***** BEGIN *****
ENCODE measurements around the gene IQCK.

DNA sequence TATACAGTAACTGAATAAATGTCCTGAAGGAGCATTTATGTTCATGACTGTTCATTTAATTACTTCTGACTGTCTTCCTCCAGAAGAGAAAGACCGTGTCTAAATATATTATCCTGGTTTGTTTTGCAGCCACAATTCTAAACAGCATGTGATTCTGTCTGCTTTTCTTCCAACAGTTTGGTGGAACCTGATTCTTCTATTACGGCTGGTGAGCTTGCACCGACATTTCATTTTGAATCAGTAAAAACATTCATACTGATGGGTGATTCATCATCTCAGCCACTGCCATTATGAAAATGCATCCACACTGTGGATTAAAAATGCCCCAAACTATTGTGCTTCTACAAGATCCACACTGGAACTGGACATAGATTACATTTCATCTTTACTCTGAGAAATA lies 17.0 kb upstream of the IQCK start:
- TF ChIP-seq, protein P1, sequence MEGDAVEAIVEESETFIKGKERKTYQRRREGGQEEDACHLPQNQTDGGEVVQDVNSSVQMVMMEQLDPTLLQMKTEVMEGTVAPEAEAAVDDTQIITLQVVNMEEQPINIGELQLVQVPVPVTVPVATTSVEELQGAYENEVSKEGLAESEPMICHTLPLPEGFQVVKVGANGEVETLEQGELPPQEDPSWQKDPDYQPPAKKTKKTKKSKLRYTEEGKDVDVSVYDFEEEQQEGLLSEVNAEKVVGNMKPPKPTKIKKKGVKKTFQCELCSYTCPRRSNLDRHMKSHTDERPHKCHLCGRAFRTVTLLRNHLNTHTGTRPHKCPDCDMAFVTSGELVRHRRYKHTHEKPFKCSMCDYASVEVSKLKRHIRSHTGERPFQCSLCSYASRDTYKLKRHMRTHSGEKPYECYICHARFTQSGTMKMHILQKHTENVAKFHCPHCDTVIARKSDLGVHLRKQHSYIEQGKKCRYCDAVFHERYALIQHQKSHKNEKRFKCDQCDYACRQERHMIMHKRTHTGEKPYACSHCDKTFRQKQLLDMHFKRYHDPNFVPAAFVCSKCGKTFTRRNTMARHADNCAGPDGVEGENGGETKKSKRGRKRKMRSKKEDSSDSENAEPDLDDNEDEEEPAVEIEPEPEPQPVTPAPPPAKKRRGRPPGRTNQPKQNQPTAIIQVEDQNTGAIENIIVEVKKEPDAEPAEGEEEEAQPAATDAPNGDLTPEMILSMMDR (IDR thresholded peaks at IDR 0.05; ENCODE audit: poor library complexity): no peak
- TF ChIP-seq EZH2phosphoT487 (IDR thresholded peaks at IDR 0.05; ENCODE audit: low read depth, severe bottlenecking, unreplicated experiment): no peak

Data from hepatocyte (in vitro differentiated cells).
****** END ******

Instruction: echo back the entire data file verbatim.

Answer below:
ENCODE measurements around the gene IQCK.

DNA sequence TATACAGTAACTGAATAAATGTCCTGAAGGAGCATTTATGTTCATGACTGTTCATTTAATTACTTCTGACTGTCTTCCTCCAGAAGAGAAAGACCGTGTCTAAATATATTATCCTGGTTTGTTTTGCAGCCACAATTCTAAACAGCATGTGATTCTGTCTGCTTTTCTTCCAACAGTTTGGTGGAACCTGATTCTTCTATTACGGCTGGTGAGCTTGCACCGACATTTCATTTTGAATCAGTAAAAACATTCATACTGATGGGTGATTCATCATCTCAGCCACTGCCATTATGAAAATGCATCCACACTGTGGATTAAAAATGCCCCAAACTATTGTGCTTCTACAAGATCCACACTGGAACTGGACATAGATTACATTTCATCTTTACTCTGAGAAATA lies 17.0 kb upstream of the IQCK start:
- TF ChIP-seq, protein P1, sequence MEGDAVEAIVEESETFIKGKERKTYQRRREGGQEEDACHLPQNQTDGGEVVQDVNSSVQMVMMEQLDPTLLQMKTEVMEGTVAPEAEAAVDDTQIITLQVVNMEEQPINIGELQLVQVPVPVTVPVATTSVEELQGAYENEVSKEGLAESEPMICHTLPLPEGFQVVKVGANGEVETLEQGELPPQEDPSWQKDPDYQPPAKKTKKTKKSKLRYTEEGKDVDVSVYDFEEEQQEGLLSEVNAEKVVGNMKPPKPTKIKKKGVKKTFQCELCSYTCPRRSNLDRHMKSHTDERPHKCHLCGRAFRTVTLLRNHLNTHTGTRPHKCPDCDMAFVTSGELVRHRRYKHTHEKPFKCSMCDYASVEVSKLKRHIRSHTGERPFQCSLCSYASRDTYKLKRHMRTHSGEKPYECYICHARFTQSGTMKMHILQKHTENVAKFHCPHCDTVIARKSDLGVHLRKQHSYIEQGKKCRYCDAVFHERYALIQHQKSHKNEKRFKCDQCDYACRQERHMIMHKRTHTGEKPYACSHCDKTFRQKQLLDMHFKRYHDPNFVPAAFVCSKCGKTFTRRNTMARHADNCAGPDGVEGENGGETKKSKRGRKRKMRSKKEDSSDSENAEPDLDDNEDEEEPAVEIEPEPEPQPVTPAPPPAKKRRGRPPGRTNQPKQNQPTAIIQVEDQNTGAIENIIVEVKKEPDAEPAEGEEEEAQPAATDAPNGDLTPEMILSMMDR (IDR thresholded peaks at IDR 0.05; ENCODE audit: poor library complexity): no peak
- TF ChIP-seq EZH2phosphoT487 (IDR thresholded peaks at IDR 0.05; ENCODE audit: low read depth, severe bottlenecking, unreplicated experiment): no peak

Data from hepatocyte (in vitro differentiated cells).